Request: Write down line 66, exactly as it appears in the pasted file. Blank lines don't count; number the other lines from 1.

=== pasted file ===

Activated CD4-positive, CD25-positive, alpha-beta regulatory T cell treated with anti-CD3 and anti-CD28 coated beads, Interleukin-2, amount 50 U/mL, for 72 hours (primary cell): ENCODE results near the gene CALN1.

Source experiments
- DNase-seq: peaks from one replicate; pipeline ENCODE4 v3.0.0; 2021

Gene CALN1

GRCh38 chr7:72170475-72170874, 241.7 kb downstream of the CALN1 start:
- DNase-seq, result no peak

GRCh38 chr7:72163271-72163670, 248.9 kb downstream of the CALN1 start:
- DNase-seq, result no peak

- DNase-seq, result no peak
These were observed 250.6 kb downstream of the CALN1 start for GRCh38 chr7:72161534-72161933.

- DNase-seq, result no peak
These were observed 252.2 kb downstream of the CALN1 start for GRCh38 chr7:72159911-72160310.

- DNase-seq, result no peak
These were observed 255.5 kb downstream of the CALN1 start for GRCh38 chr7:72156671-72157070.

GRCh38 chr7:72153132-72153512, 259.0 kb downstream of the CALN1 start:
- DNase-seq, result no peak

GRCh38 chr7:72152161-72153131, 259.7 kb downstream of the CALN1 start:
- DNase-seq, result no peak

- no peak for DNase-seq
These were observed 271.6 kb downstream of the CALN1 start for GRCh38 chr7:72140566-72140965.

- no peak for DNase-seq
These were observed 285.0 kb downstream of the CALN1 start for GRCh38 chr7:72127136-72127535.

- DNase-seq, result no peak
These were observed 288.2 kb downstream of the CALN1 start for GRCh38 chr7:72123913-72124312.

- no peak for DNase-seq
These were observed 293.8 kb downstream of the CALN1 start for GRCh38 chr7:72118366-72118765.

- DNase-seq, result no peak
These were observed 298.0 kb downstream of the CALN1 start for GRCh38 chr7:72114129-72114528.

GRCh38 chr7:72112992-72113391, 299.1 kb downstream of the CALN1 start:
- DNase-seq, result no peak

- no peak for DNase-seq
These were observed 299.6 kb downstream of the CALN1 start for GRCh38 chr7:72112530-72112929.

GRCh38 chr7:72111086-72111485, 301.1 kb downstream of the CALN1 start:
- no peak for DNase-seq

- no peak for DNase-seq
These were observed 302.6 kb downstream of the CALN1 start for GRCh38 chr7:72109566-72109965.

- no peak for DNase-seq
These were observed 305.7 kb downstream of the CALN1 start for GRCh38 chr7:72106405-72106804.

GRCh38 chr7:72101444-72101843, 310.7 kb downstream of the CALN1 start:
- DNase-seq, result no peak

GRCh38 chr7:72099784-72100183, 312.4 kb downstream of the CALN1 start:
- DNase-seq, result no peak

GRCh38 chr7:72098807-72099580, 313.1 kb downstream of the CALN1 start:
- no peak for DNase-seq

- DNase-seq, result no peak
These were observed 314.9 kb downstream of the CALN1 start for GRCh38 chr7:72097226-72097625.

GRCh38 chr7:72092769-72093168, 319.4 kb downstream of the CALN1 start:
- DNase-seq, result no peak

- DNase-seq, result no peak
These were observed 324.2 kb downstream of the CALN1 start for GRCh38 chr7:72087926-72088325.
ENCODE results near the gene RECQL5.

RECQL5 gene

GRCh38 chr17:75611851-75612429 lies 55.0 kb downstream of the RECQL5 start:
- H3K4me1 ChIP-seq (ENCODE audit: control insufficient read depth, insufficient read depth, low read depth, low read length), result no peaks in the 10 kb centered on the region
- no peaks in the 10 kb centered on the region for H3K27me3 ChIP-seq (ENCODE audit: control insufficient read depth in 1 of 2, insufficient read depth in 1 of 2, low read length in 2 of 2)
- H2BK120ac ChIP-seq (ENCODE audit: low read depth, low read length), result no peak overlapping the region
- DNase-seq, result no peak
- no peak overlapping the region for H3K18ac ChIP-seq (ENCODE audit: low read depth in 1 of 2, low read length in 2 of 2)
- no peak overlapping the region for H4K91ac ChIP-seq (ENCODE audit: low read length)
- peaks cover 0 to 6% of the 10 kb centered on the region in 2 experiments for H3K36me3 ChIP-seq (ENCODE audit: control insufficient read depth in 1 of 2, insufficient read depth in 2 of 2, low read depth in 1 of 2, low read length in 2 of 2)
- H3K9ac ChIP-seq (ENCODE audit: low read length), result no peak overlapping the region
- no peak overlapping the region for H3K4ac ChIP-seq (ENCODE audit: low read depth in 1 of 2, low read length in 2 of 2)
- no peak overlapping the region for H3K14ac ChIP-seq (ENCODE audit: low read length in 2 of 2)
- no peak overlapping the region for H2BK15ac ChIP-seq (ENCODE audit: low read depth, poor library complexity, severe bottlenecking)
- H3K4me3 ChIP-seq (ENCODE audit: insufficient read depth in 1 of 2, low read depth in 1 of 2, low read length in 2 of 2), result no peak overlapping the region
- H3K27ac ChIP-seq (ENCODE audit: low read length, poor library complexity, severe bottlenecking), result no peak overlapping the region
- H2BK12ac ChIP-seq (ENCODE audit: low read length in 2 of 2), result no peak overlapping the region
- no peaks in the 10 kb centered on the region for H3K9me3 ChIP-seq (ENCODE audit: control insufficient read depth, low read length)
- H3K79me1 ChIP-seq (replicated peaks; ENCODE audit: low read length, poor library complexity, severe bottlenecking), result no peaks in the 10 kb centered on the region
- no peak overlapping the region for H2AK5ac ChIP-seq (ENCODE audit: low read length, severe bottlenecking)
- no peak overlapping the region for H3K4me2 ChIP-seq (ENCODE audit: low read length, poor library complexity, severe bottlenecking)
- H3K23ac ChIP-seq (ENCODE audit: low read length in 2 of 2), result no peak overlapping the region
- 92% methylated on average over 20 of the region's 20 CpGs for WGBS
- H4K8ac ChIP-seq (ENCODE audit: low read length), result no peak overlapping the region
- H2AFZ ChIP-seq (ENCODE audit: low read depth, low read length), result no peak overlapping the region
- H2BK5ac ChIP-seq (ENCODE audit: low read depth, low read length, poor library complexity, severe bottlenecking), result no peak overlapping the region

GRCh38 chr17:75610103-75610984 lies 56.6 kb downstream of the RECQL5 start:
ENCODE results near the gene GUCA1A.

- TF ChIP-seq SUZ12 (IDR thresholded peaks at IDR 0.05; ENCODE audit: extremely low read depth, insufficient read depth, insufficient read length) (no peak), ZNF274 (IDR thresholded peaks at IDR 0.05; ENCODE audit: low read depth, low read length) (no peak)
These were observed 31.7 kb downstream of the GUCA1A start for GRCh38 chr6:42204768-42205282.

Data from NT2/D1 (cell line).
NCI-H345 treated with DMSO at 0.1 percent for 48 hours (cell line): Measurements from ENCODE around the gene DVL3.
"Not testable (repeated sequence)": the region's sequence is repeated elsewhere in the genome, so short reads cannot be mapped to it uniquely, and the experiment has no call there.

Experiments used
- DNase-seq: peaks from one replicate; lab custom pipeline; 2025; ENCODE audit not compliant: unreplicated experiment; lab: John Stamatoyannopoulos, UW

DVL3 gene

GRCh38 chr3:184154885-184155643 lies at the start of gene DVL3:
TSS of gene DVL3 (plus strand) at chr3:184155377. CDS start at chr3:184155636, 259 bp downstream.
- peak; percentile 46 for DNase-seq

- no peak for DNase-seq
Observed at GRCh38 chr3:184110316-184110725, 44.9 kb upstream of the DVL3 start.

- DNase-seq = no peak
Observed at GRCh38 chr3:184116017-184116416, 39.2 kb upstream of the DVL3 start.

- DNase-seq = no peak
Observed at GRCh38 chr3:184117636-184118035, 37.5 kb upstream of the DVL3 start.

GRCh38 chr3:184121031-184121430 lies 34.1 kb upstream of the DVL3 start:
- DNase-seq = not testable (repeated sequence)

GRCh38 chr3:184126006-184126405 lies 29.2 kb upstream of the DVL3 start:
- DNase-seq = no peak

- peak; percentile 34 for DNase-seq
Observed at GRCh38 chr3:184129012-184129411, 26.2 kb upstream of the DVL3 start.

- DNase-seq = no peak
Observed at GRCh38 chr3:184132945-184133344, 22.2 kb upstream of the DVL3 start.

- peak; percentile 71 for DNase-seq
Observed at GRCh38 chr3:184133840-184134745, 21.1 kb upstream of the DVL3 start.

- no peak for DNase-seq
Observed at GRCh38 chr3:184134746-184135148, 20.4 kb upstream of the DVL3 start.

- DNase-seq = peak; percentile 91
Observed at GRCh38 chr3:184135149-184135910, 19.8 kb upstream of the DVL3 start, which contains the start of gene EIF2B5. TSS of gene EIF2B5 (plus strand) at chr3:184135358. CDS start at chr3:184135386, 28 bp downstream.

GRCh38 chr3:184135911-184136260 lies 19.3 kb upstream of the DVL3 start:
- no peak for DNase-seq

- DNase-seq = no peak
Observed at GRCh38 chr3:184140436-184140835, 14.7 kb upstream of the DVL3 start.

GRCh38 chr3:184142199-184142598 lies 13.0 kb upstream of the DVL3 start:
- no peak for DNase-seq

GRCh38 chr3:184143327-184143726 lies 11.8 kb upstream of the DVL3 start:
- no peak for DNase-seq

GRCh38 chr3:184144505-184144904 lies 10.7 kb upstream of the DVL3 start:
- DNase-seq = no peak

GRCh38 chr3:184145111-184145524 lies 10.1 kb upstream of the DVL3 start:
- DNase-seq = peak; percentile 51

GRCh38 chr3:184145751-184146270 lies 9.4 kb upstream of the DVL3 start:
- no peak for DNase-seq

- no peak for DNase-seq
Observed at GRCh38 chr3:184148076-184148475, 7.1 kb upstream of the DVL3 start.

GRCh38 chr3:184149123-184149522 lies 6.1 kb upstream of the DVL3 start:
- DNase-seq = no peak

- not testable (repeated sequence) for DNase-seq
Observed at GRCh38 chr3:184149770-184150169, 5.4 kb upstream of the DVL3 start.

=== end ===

- H3K27ac ChIP-seq (ENCODE audit: low read length, poor library complexity, severe bottlenecking), result no peak overlapping the region